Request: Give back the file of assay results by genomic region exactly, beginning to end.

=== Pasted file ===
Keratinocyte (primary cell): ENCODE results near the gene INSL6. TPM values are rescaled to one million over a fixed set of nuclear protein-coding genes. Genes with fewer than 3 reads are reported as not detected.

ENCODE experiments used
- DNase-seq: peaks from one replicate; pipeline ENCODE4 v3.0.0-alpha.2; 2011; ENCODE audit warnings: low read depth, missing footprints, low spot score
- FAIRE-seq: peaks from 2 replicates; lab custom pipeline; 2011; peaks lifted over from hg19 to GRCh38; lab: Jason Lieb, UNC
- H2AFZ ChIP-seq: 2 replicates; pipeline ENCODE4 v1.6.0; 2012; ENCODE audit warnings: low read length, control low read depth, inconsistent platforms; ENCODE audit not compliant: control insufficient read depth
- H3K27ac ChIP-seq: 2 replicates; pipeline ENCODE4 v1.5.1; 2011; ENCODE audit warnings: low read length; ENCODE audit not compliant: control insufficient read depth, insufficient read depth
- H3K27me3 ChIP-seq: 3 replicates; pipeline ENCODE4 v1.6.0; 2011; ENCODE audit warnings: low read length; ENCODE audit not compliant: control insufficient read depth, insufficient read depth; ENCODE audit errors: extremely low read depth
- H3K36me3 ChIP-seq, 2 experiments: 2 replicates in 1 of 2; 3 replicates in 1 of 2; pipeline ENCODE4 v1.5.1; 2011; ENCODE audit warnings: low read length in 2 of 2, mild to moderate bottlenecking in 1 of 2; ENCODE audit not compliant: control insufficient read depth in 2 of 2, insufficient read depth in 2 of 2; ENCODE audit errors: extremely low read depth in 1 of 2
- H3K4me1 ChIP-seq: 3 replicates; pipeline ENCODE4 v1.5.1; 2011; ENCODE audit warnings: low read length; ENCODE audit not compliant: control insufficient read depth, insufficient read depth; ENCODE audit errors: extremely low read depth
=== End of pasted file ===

Keratinocyte (primary cell): ENCODE results near the gene INSL6. TPM values are rescaled to one million over a fixed set of nuclear protein-coding genes. Genes with fewer than 3 reads are reported as not detected.

ENCODE experiments used
- DNase-seq: peaks from one replicate; pipeline ENCODE4 v3.0.0-alpha.2; 2011; ENCODE audit warnings: low read depth, missing footprints, low spot score
- FAIRE-seq: peaks from 2 replicates; lab custom pipeline; 2011; peaks lifted over from hg19 to GRCh38; lab: Jason Lieb, UNC
- H2AFZ ChIP-seq: 2 replicates; pipeline ENCODE4 v1.6.0; 2012; ENCODE audit warnings: low read length, control low read depth, inconsistent platforms; ENCODE audit not compliant: control insufficient read depth
- H3K27ac ChIP-seq: 2 replicates; pipeline ENCODE4 v1.5.1; 2011; ENCODE audit warnings: low read length; ENCODE audit not compliant: control insufficient read depth, insufficient read depth
- H3K27me3 ChIP-seq: 3 replicates; pipeline ENCODE4 v1.6.0; 2011; ENCODE audit warnings: low read length; ENCODE audit not compliant: control insufficient read depth, insufficient read depth; ENCODE audit errors: extremely low read depth
- H3K36me3 ChIP-seq, 2 experiments: 2 replicates in 1 of 2; 3 replicates in 1 of 2; pipeline ENCODE4 v1.5.1; 2011; ENCODE audit warnings: low read length in 2 of 2, mild to moderate bottlenecking in 1 of 2; ENCODE audit not compliant: control insufficient read depth in 2 of 2, insufficient read depth in 2 of 2; ENCODE audit errors: extremely low read depth in 1 of 2
- H3K4me1 ChIP-seq: 3 replicates; pipeline ENCODE4 v1.5.1; 2011; ENCODE audit warnings: low read length; ENCODE audit not compliant: control insufficient read depth, insufficient read depth; ENCODE audit errors: extremely low read depth